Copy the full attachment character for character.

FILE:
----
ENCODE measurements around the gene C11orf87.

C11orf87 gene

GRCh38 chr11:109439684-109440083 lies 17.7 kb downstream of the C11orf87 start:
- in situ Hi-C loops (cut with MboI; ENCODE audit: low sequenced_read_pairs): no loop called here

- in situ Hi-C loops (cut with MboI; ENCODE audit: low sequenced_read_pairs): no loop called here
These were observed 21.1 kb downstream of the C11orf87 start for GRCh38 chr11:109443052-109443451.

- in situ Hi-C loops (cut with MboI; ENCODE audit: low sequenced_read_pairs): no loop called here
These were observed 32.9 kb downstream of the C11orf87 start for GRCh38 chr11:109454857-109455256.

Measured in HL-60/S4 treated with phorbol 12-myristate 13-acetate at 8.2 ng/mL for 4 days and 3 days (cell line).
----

ENCODE measurements around the gene C11orf87.

C11orf87 gene

GRCh38 chr11:109439684-109440083 lies 17.7 kb downstream of the C11orf87 start:
- in situ Hi-C loops (cut with MboI; ENCODE audit: low sequenced_read_pairs): no loop called here

- in situ Hi-C loops (cut with MboI; ENCODE audit: low sequenced_read_pairs): no loop called here
These were observed 21.1 kb downstream of the C11orf87 start for GRCh38 chr11:109443052-109443451.

- in situ Hi-C loops (cut with MboI; ENCODE audit: low sequenced_read_pairs): no loop called here
These were observed 32.9 kb downstream of the C11orf87 start for GRCh38 chr11:109454857-109455256.

Measured in HL-60/S4 treated with phorbol 12-myristate 13-acetate at 8.2 ng/mL for 4 days and 3 days (cell line).